- Day-ahead electricity prices fall by an average 26%
- Hours with negative prices increase: Ireland (374h in 2020) and Germany (298h in 2020) with most frequent negative prices
- Country characteristics of electricity prices differ strongly depending on the structure of the energy system
Electricity prices in European day-ahead markets fell significantly by an average of 26% in 2020 compared with the previous year. The Covid-19 pandemic led to a reduction in demand for electricity in many countries. In combination with very low fuel prices, this led to reduced electricity prices. Figure 1 shows the average day-ahead electricity prices for 2019 and 2020 for 26 different European countries. In each of the countries studied, there was a reduction in electricity prices in 2020. Norway saw the largest decrease of 76%, while in Poland the price decreased by only 12%. In principle, different electricity price levels can also be seen in the various countries, because of the different compositions of the energy systems with regard to conventional power plants and renewable energies.
In line with the reduction in average electricity prices, there was also an accumulation of negative prices in 2020, some of which increased sharply. Negative prices mean that an electricity producer does not receive any remuneration for electricity generated, but actually has to pay for sold electricity. Renewables that receive subsidies have negative marginal costs, so they only stop generating electricity when prices are negative by the amount of their subsidy. Furthermore, inflexible conventional power plants cause negative prices, since it is more economical to continue producing instead of accepting an expensive shutdown and start-up process. Figure 2 presents the number of negative prices in 2019 and 2020 for the 26 countries studied. In 19 of the 26 countries, there was an increase in the number of hours with negative prices. Only in Slovenia (SI) were 12 fewer hours with negative prices registered. In particular, there was an increase in hours with negative electricity prices in Ireland (IE, +253h), the Netherlands (NL, +94h), Great Britain (GB, +90h) and Germany (DE, +87h).
The Appendix shows the average electricity price and the number of negative prices for the years 2019 and 2020 per country. The price volatility is crucial for the evaluation of revenue potentials. For this reason, the minimum and maximum prices, as well as the yearly and average daily standard deviation of electricity prices in 2019 and 2020 per country are also included in the table. Price characteristics differ depending on the underlying electricity system. A high standard deviation means a high price volatility and represents a potential for higher revenues for flexible assets, such as electricity storage systems.
Poland (many coal-fired power plants) and Norway (a lot of hydropower), for example, each have a homogeneous energy system and therefore a low price volatility. Germany and France each have a more heterogeneous energy system with a high electricity demand, many conventional power plants (in FR mainly nuclear power) and an increasing share of renewable energies. This leads to more volatile electricity prices in these countries. Ireland, on the other hand, has a very high share of fluctuating wind power and a weaker connection to the continental European network, which causes even higher price volatility. Figure 3 visualizes the characteristics of electricity prices for the countries Norway (NO), Poland (PL), Germany (DE), France (FR) and Ireland (IE). Flexible assets participating in the day-ahead markets in Ireland consequently have higher revenue potentials than flexible assets in Norway or Poland. In a recently published paper, we highlight the revenue potential of bidirectionally chargeable electric vehicles for 28 different countries in 2019. For an exemplary vehicle (100 kWh capacity, 11 kW charging/discharging power), the revenue potentials vary from €50/a in Norway to €700/a in Ireland . The characteristics of future electricity prices are therefore quite crucial for the design of the future energy system. Prices that are more volatile provide an incentive to invest in new flexible assets.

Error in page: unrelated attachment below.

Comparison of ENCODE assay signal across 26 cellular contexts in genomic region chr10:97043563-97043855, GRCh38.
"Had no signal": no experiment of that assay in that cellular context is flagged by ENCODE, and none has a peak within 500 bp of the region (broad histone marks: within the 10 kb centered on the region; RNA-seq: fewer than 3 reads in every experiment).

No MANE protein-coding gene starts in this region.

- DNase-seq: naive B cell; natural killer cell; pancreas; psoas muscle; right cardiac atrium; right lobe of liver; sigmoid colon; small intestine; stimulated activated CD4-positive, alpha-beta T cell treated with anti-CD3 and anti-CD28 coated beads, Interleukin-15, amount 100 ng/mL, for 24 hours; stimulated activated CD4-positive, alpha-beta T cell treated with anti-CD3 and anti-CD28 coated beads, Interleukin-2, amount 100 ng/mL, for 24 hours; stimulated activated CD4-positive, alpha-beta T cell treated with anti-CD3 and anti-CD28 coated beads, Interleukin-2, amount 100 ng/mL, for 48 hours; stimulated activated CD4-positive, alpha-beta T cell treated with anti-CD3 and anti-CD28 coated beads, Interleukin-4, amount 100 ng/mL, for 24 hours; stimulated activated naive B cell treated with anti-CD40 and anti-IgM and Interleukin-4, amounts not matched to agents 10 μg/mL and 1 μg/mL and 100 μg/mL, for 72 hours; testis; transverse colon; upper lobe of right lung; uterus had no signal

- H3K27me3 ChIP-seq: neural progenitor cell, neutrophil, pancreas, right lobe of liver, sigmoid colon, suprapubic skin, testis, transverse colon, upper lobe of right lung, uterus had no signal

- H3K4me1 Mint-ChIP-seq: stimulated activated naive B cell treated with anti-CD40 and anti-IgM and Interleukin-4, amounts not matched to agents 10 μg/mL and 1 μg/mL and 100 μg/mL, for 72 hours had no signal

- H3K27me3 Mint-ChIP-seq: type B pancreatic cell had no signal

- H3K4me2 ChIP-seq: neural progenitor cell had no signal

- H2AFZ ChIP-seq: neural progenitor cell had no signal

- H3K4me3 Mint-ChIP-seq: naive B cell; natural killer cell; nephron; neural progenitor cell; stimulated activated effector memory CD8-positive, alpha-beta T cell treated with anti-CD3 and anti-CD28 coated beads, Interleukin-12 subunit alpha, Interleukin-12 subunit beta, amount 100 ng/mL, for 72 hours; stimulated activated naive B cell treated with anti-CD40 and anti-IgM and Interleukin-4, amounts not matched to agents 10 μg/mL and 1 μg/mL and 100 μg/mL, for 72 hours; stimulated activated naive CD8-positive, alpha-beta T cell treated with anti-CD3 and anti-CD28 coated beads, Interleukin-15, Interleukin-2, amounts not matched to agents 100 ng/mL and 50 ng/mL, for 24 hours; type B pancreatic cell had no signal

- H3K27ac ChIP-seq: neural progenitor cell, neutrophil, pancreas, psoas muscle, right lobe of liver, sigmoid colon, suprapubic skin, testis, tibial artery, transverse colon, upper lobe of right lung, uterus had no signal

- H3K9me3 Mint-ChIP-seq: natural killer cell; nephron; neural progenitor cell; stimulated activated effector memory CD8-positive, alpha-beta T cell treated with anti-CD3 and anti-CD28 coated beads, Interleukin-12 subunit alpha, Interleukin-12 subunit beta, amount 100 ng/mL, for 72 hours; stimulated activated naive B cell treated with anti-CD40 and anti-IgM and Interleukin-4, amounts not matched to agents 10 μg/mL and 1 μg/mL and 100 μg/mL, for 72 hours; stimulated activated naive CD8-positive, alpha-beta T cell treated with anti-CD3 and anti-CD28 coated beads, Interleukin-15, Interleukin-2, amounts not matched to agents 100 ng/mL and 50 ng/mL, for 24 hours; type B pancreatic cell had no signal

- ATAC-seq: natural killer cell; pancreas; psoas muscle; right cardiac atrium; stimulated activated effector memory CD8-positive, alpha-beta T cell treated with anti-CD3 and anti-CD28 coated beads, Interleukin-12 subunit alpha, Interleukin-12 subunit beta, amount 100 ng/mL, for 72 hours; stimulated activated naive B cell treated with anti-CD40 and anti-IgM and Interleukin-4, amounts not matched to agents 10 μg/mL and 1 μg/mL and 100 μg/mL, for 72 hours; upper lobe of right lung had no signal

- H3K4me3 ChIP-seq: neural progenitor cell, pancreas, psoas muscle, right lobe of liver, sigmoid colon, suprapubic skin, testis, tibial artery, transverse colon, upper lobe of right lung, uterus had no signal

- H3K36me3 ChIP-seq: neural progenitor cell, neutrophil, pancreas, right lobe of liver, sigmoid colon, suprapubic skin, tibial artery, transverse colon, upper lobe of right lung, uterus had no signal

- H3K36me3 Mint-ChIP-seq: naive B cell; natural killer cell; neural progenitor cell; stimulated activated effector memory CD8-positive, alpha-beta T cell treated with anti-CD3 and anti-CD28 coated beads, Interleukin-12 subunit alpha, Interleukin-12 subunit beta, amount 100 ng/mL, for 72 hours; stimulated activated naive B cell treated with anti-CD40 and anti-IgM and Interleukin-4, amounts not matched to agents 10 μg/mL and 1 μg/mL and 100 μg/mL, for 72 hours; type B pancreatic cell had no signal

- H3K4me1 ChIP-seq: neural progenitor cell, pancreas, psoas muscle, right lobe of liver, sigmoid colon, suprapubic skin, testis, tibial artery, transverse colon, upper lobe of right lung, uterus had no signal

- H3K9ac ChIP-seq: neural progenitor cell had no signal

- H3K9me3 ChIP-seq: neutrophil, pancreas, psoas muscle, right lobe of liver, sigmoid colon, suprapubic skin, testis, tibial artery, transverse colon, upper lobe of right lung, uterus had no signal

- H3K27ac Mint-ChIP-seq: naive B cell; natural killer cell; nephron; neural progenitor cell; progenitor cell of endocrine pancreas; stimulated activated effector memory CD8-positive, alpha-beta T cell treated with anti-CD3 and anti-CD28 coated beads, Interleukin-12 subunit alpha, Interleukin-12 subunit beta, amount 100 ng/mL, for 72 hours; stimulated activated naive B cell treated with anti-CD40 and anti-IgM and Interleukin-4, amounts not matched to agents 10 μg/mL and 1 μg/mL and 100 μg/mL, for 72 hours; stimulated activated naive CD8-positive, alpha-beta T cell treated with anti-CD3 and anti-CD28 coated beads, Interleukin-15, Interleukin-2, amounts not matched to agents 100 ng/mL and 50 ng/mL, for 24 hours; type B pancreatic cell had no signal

- Die deutschen Strompreise an der Börse EPEX Spot in 2019 – Analyse des Preisniveaus und der Preisschwankungen (Preisspreads)
- Energiemärkte in Turbulenzen – Coronavirus (SARS-CoV-2) und Öl-Preiskampf verursachen starken Preisverfall an den Strom- und Brennstoffbörsen
- Analyse von einem Jahr Strompreiszonentrennung zwischen Deutschland und Österreich – Was ist passiert? Wer profitiert?
- Deutsche Strompreise an der Börse EPEX Spot in 2020
 ENTSO-E Transparency Platform. 2020. “Day-ahead Prices”, https://transparency.entsoe.eu/transmission-domain/r2/dayAheadPrices/show
 Kern, Timo; Dossow, Patrick; von Roon, Serafin. 2020. „Integrating Bidirectionally Chargeable Electric Vehicles into the Electricity Markets“ Energies 13, no. 21: 5812, https://www.mdpi.com/1996-1073/13/21/5812/htm
 Some countries consist of several separate electricity market areas. For Denmark (DK), Great Britain (GB), Italy (IT), Norway (NO) and Sweden (SE) the electricity market area with the highest, annual electricity demand is analyzed.
 For those countries whose electricity prices were not published in euros, the currency was converted to euros using a fixed, yearly conversion rate:
Polish Zloty (PLN):
– 2019: 1.00 PLN= 0.23 Euros
– 2019: 1.00 PLN= 0.22 Euros
Great Britain Pound(GBP):
– 2020: 1.00 Great Britain Pound = 1.14 Euros
– 2020: 1.00 Great Britain Pound = 1.11 Euros
Romanian Leu (Ron):
– 2019 and 2020: 1.00 RON = 0.21 Euros
Table 1: Statistic analysis of European day-ahead electricity markets